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Anthony Le Donne is a young scholar who has tackled some tough subjects. In this particular book he addresses the question recently on a lot of minds: Was Jesus married? The book is entitled: The Wife of Jesus: Ancient Texts and Modern Scandals. It is published by Oneworld Publications in London. The first copyright is 2013 so I’m a bit late telling you about it.
Although the question whether Jesus was married has been around a long time, Dan Brown’s The Da Vinci Code certainly kindled everyone’s imagination. If you’re prone to sensational readings of history and wish to see conspiracies under every rock, then Brown is your guy. More recently ,the announcement and publication of the badly named Gospel of Jesus’ Wife made it a matter of scholarly concern. I’ll have more to say about that later, but what Le Donne has done is to take a controversial subject and make sense out of it historically and socially. Perceptively, he notes that the modern response to the question—whether excitement or repulsion—has more to say about us than it does the historical Jesus. In many ways the question of whether Jesus was married and how we respond to it provide a mirror of ourselves and our times. In the final chapter he writes: “This book, in large part, has been about ancient and modern attempts to project sexual identities onto Jesus” (p. 147).
Le Donne examines a wide variety of texts from the ancient world, accounts about the asceticism of John the Immerser in the NT Gospels to non-canonical accounts which some people take to describe an intimate relationship between Jesus and Mary Magdalene in the Gospel of Philip. Le Donne reads widely in Greek and Jewish sources contemporaneous with Jesus and in the first half of the Christian century. He seems to be able to argue for it—yes, it is likely Jesus was married as was typical of most Jewish men—and against it—no, there is no solid historical evidence he was married. As a historian, Le Donne knows the difficulty of arguing from the general to the particular. What is true of most people is not necessarily true of a particular person. Though most Jewish men married between the ages of 20 and 30, not everyone did. There was already an impulse toward asceticism and self- denial in Jesus’ day. John the Immerser and the desert covenanters of Qumran appear to offer contemporaneous examples.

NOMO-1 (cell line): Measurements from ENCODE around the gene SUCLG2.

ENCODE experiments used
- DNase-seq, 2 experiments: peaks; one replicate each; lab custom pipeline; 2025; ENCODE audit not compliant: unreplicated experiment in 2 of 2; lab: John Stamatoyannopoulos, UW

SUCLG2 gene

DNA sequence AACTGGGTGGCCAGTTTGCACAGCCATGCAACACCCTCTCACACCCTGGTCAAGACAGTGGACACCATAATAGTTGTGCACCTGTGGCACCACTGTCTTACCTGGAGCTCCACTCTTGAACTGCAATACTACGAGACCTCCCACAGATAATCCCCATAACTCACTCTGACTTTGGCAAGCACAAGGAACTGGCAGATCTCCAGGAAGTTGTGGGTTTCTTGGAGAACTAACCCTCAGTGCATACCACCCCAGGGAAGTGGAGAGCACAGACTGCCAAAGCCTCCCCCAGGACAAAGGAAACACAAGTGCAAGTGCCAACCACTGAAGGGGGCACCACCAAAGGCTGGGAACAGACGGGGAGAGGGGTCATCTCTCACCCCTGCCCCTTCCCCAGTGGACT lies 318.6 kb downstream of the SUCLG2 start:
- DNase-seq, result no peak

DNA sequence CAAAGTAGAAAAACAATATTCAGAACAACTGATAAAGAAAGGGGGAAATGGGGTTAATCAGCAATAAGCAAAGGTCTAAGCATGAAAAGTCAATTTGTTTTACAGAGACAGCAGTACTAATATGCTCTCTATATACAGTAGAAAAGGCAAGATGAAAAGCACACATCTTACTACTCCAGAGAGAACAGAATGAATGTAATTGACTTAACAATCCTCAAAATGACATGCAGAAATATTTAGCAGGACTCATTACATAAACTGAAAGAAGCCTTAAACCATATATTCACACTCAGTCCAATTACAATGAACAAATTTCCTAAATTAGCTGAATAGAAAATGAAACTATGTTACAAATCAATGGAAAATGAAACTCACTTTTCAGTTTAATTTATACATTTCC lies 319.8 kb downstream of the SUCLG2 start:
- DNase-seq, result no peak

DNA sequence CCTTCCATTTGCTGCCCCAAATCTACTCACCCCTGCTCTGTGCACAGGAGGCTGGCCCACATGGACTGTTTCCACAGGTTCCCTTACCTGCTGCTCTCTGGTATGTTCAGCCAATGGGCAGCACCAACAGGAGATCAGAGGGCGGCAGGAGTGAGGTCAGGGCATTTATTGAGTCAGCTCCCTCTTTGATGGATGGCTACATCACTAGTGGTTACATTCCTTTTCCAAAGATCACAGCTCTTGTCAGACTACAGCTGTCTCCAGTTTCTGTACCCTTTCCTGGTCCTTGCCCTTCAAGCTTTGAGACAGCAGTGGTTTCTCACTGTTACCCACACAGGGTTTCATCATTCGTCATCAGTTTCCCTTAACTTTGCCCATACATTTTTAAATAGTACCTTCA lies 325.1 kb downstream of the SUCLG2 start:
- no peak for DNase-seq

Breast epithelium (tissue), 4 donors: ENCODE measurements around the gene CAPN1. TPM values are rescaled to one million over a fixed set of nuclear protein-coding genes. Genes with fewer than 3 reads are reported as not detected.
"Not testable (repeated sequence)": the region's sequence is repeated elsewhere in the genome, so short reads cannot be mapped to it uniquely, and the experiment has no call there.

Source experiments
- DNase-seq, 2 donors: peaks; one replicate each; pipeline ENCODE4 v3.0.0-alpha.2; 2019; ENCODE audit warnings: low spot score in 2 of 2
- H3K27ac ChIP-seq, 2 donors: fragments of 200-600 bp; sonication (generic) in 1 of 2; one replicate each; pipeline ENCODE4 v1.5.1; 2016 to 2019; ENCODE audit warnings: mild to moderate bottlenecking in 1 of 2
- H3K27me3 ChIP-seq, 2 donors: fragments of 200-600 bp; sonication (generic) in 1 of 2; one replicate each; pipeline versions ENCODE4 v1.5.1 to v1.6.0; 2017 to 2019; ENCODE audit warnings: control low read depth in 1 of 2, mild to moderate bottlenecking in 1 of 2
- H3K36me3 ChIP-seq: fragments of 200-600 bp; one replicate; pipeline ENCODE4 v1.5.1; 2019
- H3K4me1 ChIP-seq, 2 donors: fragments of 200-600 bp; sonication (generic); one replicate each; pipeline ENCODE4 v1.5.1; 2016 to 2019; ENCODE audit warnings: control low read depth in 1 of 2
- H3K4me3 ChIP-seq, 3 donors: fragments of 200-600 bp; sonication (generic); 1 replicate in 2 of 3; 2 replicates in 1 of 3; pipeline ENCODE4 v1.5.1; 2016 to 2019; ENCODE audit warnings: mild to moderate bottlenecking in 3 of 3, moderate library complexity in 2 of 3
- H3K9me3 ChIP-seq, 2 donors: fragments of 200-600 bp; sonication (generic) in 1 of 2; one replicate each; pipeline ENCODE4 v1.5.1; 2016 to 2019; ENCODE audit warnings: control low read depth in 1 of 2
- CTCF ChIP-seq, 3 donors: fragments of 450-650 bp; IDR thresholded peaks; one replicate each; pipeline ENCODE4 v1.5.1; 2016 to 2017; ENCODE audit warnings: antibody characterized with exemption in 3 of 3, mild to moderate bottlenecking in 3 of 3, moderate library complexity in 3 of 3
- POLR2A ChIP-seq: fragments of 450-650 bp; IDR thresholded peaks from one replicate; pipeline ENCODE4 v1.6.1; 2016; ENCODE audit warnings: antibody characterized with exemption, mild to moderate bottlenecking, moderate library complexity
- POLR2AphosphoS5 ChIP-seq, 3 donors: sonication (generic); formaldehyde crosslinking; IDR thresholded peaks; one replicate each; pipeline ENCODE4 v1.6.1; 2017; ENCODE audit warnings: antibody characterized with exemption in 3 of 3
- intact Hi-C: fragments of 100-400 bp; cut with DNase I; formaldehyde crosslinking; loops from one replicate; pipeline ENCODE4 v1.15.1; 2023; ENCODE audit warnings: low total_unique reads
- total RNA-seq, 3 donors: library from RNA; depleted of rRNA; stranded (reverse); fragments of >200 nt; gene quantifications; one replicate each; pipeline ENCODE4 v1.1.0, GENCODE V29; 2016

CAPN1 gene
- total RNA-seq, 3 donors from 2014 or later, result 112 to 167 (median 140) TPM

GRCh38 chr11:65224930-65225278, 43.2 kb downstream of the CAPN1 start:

Le Donne offers a helpful construct for what was typical of Jewish males in the first century. The term he uses is “civic masculinity”; it represents the gender role most Jewish men would play in their day. It would include things like marriage and having children, working a trade and taking responsibility for one’s economic well-being, passing the faith along, seeking to own and work the land, etc. Jesus, according to Le Donne, may have been raised to accept this role, but he may have subverted it in his public ministry. Jesus , he says, “invested in the two-sided coin of economic disobligation and celibacy.” Such a lifestyle was probably considered “crazy” by ancient standards and “anti-family” by modern.
Mark Goodacre, NT Professor at Duke University, says it well: Le Donne’s book is “a crystal-clear, compelling yet historically robust account of what we can and can’t know about the wife of Jesus.”